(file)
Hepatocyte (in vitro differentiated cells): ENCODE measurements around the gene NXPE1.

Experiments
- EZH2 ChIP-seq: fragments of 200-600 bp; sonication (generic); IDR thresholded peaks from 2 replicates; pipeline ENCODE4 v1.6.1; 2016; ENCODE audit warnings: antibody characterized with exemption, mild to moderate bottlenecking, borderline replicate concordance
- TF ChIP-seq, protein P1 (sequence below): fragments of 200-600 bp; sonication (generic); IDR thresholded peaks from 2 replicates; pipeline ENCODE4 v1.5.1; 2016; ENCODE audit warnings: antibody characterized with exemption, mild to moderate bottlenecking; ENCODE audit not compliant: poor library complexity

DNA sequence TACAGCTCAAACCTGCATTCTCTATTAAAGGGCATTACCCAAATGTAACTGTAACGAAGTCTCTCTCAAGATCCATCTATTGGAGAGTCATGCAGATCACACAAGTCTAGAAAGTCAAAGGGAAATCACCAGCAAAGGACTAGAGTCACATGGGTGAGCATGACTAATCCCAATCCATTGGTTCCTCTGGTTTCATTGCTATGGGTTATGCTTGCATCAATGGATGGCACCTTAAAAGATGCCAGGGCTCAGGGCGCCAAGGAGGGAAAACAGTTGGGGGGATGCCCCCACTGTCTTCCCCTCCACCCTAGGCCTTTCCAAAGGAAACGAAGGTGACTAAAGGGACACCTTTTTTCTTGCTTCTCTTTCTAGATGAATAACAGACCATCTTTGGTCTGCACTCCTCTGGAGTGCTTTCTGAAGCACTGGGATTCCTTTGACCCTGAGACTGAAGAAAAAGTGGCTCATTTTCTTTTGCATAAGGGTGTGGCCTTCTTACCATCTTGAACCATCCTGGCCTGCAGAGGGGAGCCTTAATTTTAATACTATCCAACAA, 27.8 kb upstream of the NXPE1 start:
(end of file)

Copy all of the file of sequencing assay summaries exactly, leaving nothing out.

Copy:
Hepatocyte (in vitro differentiated cells): ENCODE measurements around the gene NXPE1.

Experiments
- EZH2 ChIP-seq: fragments of 200-600 bp; sonication (generic); IDR thresholded peaks from 2 replicates; pipeline ENCODE4 v1.6.1; 2016; ENCODE audit warnings: antibody characterized with exemption, mild to moderate bottlenecking, borderline replicate concordance
- TF ChIP-seq, protein P1 (sequence below): fragments of 200-600 bp; sonication (generic); IDR thresholded peaks from 2 replicates; pipeline ENCODE4 v1.5.1; 2016; ENCODE audit warnings: antibody characterized with exemption, mild to moderate bottlenecking; ENCODE audit not compliant: poor library complexity

DNA sequence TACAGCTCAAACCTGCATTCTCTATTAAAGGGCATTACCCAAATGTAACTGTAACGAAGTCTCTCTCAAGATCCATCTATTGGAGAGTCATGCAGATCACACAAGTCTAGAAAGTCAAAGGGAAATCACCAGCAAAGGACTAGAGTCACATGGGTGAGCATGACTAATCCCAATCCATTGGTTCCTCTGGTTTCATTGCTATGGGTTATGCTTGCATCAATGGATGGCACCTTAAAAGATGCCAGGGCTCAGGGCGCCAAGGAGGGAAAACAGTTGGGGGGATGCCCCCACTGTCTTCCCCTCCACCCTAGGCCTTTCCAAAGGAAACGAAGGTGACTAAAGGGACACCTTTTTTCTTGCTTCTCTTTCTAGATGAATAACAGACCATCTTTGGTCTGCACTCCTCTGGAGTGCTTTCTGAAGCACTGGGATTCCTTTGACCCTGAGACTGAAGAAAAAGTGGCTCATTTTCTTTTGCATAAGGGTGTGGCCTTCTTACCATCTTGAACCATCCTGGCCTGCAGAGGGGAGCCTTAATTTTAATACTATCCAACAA, 27.8 kb upstream of the NXPE1 start: